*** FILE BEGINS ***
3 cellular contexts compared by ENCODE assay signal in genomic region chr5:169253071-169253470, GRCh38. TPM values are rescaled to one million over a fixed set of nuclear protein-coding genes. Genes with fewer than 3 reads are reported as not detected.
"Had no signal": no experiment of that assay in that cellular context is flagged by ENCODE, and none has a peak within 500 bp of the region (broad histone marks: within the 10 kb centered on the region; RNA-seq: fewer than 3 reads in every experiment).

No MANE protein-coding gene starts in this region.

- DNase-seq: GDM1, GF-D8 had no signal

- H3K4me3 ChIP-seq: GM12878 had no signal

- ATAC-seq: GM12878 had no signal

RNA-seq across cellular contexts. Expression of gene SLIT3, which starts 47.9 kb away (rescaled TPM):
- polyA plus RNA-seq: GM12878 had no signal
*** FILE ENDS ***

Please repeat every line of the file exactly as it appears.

3 cellular contexts compared by ENCODE assay signal in genomic region chr5:169253071-169253470, GRCh38. TPM values are rescaled to one million over a fixed set of nuclear protein-coding genes. Genes with fewer than 3 reads are reported as not detected.
"Had no signal": no experiment of that assay in that cellular context is flagged by ENCODE, and none has a peak within 500 bp of the region (broad histone marks: within the 10 kb centered on the region; RNA-seq: fewer than 3 reads in every experiment).

No MANE protein-coding gene starts in this region.

- DNase-seq: GDM1, GF-D8 had no signal

- H3K4me3 ChIP-seq: GM12878 had no signal

- ATAC-seq: GM12878 had no signal

RNA-seq across cellular contexts. Expression of gene SLIT3, which starts 47.9 kb away (rescaled TPM):
- polyA plus RNA-seq: GM12878 had no signal